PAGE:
Ever since I had my youngest child (5 months) I have this terrible fear of going into anaphylaxis shock. It only happens with food, the same foods I have eaten a million times. I have never had an allergic reaction to food that I know of, and nothing seems to have triggered this fear. I was wondering how I can overcome this phobia naturally (no medication), and if counseling would be necessary. I pretty much stopped eating everything, and all I drink is water or cola.
A. Phobias are irrational fears. In order to overcome a phobia, one must believe in reality and act in accordance with reality. The truth (or reality) is that it is highly unlikely that you would have an allergic reaction, because of the logical reasons you have stated. Your continued belief in the unlikely occurrence of anaphylaxis shock keeps your phobia alive. It also shows your refusal to believe in reality.
The fact that you have stopped eating also reinforces your phobia. Every time you drink water or cola, instead of eating the proper foods, it strengthens your phobia.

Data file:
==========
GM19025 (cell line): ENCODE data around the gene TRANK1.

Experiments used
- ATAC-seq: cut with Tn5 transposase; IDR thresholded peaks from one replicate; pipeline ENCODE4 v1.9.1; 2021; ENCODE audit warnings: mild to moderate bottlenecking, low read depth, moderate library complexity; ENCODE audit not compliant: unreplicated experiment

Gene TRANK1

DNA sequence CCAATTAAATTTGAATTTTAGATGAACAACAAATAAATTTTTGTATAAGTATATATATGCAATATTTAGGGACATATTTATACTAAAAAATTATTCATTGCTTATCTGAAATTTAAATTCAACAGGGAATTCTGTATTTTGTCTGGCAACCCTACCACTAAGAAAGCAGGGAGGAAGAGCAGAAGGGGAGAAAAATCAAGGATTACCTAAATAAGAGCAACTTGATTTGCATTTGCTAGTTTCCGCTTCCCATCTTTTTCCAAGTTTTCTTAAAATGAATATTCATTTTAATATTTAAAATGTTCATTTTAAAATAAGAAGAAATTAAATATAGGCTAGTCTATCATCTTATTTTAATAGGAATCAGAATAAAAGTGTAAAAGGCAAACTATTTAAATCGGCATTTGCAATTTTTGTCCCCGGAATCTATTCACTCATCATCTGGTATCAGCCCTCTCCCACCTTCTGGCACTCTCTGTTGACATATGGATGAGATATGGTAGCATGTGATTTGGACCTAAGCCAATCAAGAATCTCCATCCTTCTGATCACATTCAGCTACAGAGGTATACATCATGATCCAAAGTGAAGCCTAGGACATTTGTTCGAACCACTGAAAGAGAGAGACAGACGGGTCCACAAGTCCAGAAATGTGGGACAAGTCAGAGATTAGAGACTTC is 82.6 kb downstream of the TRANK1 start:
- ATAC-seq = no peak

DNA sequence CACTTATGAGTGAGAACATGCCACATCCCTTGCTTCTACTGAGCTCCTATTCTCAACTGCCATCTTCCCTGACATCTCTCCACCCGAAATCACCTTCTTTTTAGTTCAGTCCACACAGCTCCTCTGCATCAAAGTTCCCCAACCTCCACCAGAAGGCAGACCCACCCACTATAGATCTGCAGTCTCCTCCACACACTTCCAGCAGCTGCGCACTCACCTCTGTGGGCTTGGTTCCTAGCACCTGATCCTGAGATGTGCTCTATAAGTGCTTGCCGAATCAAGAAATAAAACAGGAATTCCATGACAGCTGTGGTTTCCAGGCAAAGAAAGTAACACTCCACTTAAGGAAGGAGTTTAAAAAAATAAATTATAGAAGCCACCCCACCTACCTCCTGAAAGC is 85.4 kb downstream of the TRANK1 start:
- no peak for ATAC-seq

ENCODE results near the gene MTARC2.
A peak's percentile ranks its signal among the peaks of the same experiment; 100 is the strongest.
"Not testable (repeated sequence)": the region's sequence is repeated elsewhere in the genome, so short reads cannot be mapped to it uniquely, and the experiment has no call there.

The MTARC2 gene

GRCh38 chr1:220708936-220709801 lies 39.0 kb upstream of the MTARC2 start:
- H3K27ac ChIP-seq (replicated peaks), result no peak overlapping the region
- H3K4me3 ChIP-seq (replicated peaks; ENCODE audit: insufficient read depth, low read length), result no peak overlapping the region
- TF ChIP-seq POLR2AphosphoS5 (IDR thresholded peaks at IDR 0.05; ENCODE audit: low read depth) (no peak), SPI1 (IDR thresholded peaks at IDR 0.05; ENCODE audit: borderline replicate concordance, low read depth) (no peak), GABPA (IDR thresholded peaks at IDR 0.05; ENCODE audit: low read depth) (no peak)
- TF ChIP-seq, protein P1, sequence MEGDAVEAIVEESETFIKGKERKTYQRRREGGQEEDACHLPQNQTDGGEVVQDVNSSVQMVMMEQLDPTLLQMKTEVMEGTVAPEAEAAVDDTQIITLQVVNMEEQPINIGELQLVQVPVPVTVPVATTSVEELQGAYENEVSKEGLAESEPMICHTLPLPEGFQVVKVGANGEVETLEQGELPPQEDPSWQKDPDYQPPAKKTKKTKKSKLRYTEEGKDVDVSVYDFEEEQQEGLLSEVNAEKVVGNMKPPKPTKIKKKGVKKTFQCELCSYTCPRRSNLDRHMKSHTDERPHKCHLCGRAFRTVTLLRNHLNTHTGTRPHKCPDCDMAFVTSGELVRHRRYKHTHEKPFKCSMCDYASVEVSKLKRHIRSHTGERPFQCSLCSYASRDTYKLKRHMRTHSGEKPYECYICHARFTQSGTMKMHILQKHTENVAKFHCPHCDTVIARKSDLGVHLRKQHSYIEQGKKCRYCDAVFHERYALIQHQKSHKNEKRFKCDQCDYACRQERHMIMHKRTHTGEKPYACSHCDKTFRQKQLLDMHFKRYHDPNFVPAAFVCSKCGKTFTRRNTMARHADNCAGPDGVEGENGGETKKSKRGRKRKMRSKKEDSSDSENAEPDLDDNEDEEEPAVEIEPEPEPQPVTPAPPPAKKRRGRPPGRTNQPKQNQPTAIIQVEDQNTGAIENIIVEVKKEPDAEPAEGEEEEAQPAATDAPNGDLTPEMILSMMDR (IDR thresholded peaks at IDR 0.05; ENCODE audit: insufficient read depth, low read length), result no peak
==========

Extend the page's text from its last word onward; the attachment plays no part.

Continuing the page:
The most efficient way to combat your phobia would be to resume a normal diet. That would likely create a high-anxiety situation that understandably would be unwelcome.
A therapist who specializes in phobias and anxiety disorders could assist you in gaining control over this irrational fear. Depending on his or her specialty, there are many methods that he or she might use. Cognitive and behavioral therapies are effective. Hypnosis might also work for you. You might also want to try reading self-help books about phobias.
It would be helpful to focus on probability. Probabilities are scientific estimates of the likelihood of an event occurring. The probability of you having an allergic reaction to foods you have eaten “a million times” is very low for you and for all other people who have never displayed a food allergy. Your level of anxiety and fear should match the likelihood of occurrence. Thus, your anxiety level should be as low for you as for any other person who has no known food allergies. A therapist could assist you in realistically assessing your risk and help you to adjust your behavior and emotions accordingly.
Don’t hesitate to seek professional help. A few targeted sessions with a competent therapist might be all you need to eradicate this phobia. Please take care.
Dr. Kristina Randle
Last reviewed: By John M. Grohol, Psy.D. on 9 Aug 2014
Randle, K. (2014). Anaphylaxis Phobia. Psych Central. Retrieved on October 22, 2014, from http://psychcentral.com/ask-the-therapist/2014/08/09/anaphylaxis-phobia-2/